We’re accurate but not consistent. We’re the variable. Which folder do these images go into this time? Which keywords apply here? Is this a 3 star or 4 star image? Tomorrow… different answers. Like your alarm clock you set to be 5 minutes fast… consistency, not accuracy.

You’re also slow. Man, sorry again. Not stupid, slow. You can get to California from New York by walking but there’s a better way. Machines, automation, you get it. Much faster.

So, your DAM solution? The least amount of work possible, and the least amount of you possible, equals the fastest, most consistent workflow. I’ve yet to meet a student of mine who’s argued with me on this.

So, your DAM solution? The least amount of work possible, the least amount of YOU possible, equals the fastest, most consistent workflow. I’ve yet to meet a student of mine who’s argued with me on this.

How about 1 click fast? And an image management system that requires no decisions at all.

Let’s get started so you can move on with your DAM life. Sorry, last time.

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For #TravelTuesday this week I, Dave Williams, want to give you a quick twilight tip. It’s only for those of you with patience, mind!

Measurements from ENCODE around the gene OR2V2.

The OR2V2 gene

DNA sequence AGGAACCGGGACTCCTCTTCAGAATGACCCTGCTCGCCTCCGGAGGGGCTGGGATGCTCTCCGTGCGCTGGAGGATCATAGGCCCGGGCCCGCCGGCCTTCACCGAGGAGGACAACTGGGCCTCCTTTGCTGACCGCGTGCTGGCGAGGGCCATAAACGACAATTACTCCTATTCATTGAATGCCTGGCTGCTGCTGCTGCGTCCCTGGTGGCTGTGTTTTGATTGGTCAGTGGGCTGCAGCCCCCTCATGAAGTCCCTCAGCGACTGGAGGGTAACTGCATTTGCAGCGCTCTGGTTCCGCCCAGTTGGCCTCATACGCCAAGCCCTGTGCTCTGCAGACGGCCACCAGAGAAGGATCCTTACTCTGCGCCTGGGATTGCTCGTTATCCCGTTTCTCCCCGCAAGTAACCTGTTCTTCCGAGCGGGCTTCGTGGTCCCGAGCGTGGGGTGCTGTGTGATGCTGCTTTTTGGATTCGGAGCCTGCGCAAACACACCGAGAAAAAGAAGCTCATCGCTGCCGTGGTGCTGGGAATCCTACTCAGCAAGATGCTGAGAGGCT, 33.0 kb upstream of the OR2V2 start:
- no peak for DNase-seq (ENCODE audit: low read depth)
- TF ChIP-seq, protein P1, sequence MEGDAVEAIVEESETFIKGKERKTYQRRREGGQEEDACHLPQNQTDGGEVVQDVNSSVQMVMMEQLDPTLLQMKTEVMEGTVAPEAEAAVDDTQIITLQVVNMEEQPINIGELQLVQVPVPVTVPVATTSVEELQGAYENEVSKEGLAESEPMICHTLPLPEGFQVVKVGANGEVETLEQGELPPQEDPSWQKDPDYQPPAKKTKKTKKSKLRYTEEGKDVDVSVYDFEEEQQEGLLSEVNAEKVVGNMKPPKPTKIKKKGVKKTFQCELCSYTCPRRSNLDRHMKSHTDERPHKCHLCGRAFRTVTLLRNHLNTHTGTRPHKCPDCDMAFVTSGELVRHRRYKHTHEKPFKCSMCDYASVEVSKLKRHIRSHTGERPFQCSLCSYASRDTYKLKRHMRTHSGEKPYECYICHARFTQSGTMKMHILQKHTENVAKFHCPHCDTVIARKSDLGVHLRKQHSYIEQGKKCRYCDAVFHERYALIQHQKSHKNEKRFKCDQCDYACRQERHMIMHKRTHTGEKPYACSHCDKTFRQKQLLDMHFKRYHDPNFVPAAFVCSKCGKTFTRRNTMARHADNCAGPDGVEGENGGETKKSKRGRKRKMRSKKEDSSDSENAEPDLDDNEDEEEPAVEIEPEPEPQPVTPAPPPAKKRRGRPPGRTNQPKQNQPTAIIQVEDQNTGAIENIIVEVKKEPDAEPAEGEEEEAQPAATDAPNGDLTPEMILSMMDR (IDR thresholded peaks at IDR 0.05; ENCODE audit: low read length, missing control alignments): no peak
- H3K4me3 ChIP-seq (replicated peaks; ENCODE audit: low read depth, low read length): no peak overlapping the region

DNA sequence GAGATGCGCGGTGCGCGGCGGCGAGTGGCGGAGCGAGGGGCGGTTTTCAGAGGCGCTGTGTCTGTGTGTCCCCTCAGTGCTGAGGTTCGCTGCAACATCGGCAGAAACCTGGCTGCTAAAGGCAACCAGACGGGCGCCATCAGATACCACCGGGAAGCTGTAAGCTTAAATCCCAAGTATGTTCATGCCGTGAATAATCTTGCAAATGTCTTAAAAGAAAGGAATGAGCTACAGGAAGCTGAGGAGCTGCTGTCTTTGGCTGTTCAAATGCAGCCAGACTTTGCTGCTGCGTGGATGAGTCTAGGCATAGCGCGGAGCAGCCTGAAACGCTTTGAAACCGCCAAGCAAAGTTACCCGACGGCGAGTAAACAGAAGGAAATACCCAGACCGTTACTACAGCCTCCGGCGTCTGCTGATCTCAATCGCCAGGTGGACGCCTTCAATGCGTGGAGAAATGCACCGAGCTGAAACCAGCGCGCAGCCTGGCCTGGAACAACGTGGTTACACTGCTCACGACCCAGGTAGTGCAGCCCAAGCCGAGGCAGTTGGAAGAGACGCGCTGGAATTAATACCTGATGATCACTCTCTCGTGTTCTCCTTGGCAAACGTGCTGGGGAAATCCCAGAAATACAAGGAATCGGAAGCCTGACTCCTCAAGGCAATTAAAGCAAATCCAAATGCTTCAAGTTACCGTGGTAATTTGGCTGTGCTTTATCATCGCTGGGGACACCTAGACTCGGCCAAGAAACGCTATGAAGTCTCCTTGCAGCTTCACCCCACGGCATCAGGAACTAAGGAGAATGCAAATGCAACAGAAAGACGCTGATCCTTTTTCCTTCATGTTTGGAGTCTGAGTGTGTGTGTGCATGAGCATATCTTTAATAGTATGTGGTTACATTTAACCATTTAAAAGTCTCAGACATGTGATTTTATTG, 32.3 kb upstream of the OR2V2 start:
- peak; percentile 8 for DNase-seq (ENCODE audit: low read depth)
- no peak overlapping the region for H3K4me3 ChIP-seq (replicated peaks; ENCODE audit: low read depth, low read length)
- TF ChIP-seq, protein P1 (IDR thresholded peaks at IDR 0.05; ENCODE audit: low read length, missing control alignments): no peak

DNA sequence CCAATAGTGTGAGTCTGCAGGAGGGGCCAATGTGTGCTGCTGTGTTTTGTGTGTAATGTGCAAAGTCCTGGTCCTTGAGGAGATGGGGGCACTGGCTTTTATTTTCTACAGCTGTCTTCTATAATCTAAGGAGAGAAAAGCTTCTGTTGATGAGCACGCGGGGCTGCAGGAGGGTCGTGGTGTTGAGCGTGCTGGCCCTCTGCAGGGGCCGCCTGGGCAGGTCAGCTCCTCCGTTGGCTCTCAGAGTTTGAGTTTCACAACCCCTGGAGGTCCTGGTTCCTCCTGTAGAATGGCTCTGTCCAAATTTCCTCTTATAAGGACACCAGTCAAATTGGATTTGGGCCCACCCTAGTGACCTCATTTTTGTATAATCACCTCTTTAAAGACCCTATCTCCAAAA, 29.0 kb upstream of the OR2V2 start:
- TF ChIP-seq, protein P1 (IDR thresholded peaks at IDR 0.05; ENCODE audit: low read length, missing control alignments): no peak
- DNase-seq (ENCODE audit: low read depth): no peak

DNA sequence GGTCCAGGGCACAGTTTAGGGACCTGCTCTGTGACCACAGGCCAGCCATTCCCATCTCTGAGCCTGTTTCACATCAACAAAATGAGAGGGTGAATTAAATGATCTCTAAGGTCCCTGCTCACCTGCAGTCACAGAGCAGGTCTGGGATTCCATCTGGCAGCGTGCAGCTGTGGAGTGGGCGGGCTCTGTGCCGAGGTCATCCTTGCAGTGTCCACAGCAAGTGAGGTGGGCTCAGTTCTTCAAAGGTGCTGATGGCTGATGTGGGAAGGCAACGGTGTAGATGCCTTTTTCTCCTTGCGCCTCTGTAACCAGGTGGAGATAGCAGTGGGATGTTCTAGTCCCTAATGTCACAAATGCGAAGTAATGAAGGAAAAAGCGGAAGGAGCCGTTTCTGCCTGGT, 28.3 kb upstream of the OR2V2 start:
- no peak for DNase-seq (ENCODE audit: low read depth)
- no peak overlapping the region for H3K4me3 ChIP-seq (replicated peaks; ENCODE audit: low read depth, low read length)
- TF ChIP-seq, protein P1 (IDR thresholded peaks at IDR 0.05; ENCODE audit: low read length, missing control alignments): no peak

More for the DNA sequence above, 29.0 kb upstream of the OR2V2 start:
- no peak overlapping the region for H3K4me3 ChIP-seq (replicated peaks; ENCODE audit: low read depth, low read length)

I just visited Zermatt, Switzerland, which is made entirely of chocolate! Okay, maybe it’s not made of chocolate, but it’s on that same league of fantasy. The town itself is a beautiful, Alpine skiing paradise, and it’s car-free which makes it all the more exciting. Everywhere you go requires walking unless you want to take an electric taxi (think more golf buggy) or ride a bike. It meant I had to walk up the slopes to the edge of the village to get this selfie: –

And it’s this selfie which inspired me to get this shot: –

But here’s the thing—and if you were watching my Instagram story you’ll know already—this isn’t one shot.

The key to this scene is that the upper half was taken during golden hour, and the lower half was taken during blue hour. It’s a simple process but it involves patience! I found my spot, got my composition sorted, and from that point on I couldn’t move my camera one bit.

I found a fence post, which was sturdy and out of the way, so if any tourists appeared (which they did) I wouldn’t have to move out of their way. I needed my frames to line up exactly and if there was the slightest deviation it would ruin the entire process. I stuck my Platypod Max on the post, securely holding my Nikon D810 and Tamron 24–70mm f/2.8.